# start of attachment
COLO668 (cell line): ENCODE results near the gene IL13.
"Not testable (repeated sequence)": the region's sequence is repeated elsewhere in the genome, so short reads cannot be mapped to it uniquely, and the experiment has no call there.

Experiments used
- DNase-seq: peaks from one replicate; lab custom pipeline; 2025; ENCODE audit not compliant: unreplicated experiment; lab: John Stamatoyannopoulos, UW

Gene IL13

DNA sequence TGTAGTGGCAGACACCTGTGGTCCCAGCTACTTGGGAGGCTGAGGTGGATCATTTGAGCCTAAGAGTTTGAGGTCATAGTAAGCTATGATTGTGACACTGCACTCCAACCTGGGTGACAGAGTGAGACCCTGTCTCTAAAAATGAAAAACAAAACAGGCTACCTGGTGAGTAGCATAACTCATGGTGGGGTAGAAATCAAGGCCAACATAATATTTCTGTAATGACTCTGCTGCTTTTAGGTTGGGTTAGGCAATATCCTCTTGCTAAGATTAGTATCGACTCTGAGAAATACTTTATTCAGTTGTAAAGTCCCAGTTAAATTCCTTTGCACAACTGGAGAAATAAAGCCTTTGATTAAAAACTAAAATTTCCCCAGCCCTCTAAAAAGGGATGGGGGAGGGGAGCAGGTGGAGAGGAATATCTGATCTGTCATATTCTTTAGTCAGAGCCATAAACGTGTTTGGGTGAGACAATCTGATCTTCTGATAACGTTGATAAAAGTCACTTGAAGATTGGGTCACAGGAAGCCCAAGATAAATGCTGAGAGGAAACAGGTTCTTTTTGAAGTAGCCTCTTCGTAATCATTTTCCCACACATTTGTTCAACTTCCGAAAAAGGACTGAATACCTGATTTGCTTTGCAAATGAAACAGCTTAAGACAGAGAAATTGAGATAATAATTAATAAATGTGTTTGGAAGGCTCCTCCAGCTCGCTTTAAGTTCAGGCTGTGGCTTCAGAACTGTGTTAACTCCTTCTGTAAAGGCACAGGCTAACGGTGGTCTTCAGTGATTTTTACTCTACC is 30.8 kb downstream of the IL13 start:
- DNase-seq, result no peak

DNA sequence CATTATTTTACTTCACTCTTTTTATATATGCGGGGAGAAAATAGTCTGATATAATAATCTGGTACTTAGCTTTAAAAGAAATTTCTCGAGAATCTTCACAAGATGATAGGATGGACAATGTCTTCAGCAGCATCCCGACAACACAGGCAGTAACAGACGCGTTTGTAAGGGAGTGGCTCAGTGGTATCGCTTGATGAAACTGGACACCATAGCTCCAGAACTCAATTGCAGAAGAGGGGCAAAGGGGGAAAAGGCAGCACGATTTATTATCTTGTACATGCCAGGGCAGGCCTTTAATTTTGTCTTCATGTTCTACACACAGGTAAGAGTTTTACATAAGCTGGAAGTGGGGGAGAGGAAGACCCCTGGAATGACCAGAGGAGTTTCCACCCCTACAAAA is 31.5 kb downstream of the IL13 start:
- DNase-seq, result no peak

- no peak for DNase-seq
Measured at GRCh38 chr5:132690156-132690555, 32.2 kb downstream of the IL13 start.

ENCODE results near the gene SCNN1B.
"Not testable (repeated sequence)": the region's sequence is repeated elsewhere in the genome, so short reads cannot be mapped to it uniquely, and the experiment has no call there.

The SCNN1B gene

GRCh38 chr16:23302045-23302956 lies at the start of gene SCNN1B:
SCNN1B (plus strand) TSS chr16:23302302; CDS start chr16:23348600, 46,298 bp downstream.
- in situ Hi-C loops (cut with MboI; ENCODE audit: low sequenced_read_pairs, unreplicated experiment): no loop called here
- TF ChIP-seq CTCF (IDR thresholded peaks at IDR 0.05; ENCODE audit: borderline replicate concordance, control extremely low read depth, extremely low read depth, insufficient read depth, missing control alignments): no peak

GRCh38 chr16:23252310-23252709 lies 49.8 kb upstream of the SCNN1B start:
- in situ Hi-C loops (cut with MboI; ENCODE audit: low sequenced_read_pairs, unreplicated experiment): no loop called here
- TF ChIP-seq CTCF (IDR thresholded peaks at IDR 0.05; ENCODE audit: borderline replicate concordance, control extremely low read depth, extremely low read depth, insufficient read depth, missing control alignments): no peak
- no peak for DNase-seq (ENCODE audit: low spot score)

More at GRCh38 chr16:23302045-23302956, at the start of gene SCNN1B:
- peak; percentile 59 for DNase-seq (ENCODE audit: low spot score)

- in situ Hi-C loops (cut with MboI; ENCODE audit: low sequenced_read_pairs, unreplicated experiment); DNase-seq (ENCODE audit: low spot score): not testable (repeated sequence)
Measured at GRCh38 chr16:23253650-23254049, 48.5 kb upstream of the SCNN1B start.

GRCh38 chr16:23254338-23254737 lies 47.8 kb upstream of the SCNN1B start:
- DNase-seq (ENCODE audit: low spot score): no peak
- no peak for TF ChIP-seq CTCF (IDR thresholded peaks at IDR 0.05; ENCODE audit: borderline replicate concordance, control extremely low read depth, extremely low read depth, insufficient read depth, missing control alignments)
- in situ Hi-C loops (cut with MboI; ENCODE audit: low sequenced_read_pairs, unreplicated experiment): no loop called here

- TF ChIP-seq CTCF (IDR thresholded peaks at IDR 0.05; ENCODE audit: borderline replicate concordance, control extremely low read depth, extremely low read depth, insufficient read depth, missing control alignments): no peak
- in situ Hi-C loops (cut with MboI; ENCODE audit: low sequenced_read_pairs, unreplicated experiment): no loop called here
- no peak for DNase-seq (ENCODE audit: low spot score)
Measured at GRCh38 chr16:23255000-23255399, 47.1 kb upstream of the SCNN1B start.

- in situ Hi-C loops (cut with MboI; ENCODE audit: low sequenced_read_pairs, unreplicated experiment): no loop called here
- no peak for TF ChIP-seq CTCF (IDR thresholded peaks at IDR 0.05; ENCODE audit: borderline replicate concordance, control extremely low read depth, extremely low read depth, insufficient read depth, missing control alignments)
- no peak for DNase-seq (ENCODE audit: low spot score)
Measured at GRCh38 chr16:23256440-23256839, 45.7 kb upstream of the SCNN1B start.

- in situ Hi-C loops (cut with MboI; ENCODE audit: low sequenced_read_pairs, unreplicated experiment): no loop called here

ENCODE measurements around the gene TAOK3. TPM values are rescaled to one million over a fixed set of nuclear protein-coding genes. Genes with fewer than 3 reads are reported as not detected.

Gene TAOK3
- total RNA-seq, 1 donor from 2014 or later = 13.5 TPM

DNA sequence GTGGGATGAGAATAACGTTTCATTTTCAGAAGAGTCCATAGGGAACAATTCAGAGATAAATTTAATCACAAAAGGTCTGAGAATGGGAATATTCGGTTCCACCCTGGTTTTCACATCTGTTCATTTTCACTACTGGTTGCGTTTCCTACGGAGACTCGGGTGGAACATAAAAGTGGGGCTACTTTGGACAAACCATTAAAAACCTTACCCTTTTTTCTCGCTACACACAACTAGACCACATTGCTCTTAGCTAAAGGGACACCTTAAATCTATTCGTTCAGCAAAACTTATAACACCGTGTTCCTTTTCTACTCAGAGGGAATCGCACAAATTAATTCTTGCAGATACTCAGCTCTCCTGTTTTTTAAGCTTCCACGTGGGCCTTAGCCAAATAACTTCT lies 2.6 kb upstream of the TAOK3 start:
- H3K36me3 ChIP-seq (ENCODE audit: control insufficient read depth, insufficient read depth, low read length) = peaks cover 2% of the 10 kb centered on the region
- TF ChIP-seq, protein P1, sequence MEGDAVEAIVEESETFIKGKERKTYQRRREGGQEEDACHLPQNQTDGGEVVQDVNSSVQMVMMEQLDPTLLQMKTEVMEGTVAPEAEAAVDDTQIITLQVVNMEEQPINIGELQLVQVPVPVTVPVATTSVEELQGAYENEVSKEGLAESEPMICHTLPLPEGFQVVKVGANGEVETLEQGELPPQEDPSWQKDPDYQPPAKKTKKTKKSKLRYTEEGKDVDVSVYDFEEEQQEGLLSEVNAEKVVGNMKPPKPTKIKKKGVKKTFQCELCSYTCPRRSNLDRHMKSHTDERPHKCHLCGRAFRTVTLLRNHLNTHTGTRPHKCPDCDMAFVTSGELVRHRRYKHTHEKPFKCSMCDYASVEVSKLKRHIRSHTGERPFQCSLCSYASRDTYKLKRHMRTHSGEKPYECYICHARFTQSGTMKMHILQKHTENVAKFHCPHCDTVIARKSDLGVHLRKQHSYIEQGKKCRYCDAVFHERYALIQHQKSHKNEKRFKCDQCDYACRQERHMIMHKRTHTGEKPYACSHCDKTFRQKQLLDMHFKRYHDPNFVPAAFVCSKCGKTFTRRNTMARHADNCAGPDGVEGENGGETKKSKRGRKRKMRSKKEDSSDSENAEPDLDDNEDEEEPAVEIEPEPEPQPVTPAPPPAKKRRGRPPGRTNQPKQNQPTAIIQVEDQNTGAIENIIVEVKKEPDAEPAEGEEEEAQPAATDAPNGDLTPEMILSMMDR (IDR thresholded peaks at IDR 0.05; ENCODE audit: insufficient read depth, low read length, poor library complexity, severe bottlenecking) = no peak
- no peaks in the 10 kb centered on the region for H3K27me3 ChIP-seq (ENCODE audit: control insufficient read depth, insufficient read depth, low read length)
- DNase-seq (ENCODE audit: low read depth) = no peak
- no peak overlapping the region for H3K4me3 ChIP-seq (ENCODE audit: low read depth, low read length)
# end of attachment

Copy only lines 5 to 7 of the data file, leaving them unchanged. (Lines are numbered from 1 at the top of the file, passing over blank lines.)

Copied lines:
Gene IL13

DNA sequence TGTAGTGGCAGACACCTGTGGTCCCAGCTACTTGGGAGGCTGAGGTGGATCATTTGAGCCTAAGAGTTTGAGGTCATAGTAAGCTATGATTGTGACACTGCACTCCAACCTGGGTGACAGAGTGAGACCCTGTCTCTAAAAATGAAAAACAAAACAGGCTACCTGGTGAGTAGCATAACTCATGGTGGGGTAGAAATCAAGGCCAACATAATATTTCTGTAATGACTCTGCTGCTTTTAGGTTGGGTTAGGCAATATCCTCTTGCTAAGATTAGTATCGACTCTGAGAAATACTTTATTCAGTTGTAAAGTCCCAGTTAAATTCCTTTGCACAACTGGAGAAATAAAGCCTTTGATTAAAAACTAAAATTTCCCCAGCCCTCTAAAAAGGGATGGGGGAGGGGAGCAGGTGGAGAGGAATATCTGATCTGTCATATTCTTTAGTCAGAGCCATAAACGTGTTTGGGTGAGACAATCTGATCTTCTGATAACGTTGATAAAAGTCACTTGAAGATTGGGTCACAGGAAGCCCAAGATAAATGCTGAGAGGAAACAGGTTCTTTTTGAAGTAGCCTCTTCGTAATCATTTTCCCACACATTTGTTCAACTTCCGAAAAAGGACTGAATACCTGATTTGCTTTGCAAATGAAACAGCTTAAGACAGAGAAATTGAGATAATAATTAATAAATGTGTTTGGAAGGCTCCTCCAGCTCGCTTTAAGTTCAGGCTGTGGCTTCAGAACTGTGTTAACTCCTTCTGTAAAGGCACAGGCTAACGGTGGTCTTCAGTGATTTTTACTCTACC is 30.8 kb downstream of the IL13 start:
- DNase-seq, result no peak